I got a book by one of our leading professors of theology in the university and it was called A Portrait of Peter. This man, with all his learning, with all his learning set out to give us a portrait of Peter. I opened the book and I found that the first few pages were wholly occupied with Paul! He couldn't get to Peter because Paul was in the way, and the issue, the issue of his attempt was: "Well, Peter's a great man, but Paul was very much greater!" Yes, this man Paul was an educated man, an intellectual man, a learned man. You cannot, you cannot discredit Paul along that line, not at all, he will beat you every time in that realm. But, listen: "You Corinthians, when I came to you I came not with excellency of speech or of wisdom, I was with you in fear and trembling! I had determined, made up my mind, come to this resolved position that I would know nothing amongst you intellectual Corinthians save Jesus Christ, and Him crucified." What was Paul's conclusion? "It is no use, however much I may have of the schools, whatever I may know, however I might be able to argue with the learned Corinthians or Athenians on Mars Hill, I will get nowhere along that line with a spiritual situation like this. I have made up my mind." It is part of the natural man to think that you are going to be able to build up something by intellectual, scholastic, academic acumen. The fact is what intellect can build up, intellect can pull down! What the Spirit of God builds, nothing can pull down.
Then look again at this prominent word: power. Wisdom, power, that's in the chapter: power... power. And there at Corinth there was a worshipping of natural power, ability to conquer by natural strength. You can call it 'powerism', for it was an 'ism' there. "Crush by your superior strength, impose something forceful, mighty, upon people, and you will win. Be only strong enough and you can solve all the problems and change all the situations." 'Powerism' - the natural man's idea of how it is going to be done.
And then, as is shown so clearly here, intellectualism, powerism, emotionalism has a large place - going to capture, captivate and master, and gain your end by force of emotion: stirring up people's feelings, playing upon their feelings, working upon them until, until they make a response, almost hysterical. And if you do that well and thoroughly, you will get some Christians by that means! The apostle is saying: "Not at all, not at all." It's evident that these Corinthians were very emotional people, you see.
What does the apostle put over against those three aspects of the natural man? Over against the wisdom he puts foolishness. He says "through the foolishness of the preaching"... that some might be won, the foolishness of the preaching... foolishness! It's a great thing with the apostle Paul is "foolishness", if you'd like to go through his writing: "We were fools for Christ's sake" counted as foolish. What did he mean? Well, he didn't mean be simpletons, or what we immediately take to be the meaning of being foolish. What Paul meant by foolishness was the denial, the denial that intellectualism can find out God. "The princes of this world, and the wisdom of this world did not find out God", he said, could not find out God, could find out nothing to do with God. Are you recalling the whole chapter? "The natural man receiveth not the things of the Spirit of God: neither can he know them." Neither can he know them! The denial that all the wisdom, the philosophy of the Greeks as there in Corinth where they boasted of this thing so much, all of it, never got through the barrier, never got through the barrier to find God; never could succeed. That is what he calls foolishness, what he means by foolishness, that all this power of mind projected and asserted in any way whatever, will come up against the barrier and not get through, will not find God, or the things of God. It is all written off as foolishness when the quest for God is pursued along that line. How foolish it is! And he gives a wonderful, almost a startling example of this: "The princes of this world's wisdom, by their wisdom, killed the Prince of Life." Not much sense in that, is there? Not much logic in that, not much philosophy in that!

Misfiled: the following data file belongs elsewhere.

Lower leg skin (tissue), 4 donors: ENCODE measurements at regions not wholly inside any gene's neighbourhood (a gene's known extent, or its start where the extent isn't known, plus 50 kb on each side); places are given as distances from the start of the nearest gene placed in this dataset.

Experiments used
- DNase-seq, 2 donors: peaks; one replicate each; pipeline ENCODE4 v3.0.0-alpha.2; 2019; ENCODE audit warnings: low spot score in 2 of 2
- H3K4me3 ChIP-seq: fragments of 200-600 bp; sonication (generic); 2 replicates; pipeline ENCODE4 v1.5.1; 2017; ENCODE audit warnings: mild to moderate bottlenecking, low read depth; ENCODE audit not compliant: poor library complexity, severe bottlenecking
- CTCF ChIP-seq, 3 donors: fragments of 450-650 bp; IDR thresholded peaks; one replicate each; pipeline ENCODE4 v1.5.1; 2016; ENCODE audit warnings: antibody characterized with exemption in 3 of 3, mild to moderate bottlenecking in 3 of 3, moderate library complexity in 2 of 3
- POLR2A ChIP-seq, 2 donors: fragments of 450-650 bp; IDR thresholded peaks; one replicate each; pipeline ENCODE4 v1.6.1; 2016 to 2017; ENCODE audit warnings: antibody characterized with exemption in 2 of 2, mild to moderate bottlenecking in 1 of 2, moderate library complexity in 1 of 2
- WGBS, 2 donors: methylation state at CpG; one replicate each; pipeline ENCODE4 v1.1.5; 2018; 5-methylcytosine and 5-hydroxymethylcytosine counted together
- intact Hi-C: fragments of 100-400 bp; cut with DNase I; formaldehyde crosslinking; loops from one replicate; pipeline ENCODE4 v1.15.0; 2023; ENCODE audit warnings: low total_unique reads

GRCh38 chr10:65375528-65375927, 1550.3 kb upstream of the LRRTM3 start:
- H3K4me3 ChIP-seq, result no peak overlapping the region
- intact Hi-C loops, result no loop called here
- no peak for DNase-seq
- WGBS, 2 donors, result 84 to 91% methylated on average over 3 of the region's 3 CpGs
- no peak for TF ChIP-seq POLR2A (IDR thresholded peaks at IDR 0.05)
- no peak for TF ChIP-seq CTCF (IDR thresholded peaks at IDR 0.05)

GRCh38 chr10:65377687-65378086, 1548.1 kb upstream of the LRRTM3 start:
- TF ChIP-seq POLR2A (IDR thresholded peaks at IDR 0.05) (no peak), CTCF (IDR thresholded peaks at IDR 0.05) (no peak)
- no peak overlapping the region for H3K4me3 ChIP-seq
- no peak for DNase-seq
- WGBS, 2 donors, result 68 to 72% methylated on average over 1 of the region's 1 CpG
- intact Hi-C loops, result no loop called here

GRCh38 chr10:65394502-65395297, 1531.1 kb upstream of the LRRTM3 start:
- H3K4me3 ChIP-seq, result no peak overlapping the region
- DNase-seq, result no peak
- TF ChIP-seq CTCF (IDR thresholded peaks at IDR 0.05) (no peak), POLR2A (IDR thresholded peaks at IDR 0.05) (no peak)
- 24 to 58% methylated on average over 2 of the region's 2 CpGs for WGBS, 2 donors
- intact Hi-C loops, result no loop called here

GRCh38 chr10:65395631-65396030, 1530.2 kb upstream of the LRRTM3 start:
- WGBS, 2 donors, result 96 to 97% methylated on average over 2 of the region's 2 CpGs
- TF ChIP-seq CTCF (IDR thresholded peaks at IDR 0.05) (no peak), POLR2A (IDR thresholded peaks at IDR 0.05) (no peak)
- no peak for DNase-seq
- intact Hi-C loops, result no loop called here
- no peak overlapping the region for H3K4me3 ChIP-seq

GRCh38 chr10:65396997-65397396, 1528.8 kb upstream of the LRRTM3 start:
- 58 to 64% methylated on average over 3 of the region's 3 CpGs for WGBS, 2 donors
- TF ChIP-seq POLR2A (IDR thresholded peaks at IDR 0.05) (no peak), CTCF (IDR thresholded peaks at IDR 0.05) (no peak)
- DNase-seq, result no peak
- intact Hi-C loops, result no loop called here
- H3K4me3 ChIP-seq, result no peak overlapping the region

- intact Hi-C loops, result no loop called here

So he puts what he calls 'foolishness' over against their wisdom, meaning a positive denial registered by the Cross of the Lord Jesus that mere intellectualism can find God and the things of God. It cannot, because that kind of man cannot, he cannot. The natural man cannot!
Over against the powerism of this mentality of the natural man, the apostle almost glories in using the word 'weakness'. He says that even Christ was crucified through weakness, and he is always speaking about his own weakness and glorying in it. What does he mean? He means this: the denial that this kind of human grip, hold, force, tenacity, assertiveness, can achieve anything in the spiritual world. My, what a building we are tearing down aren't we?!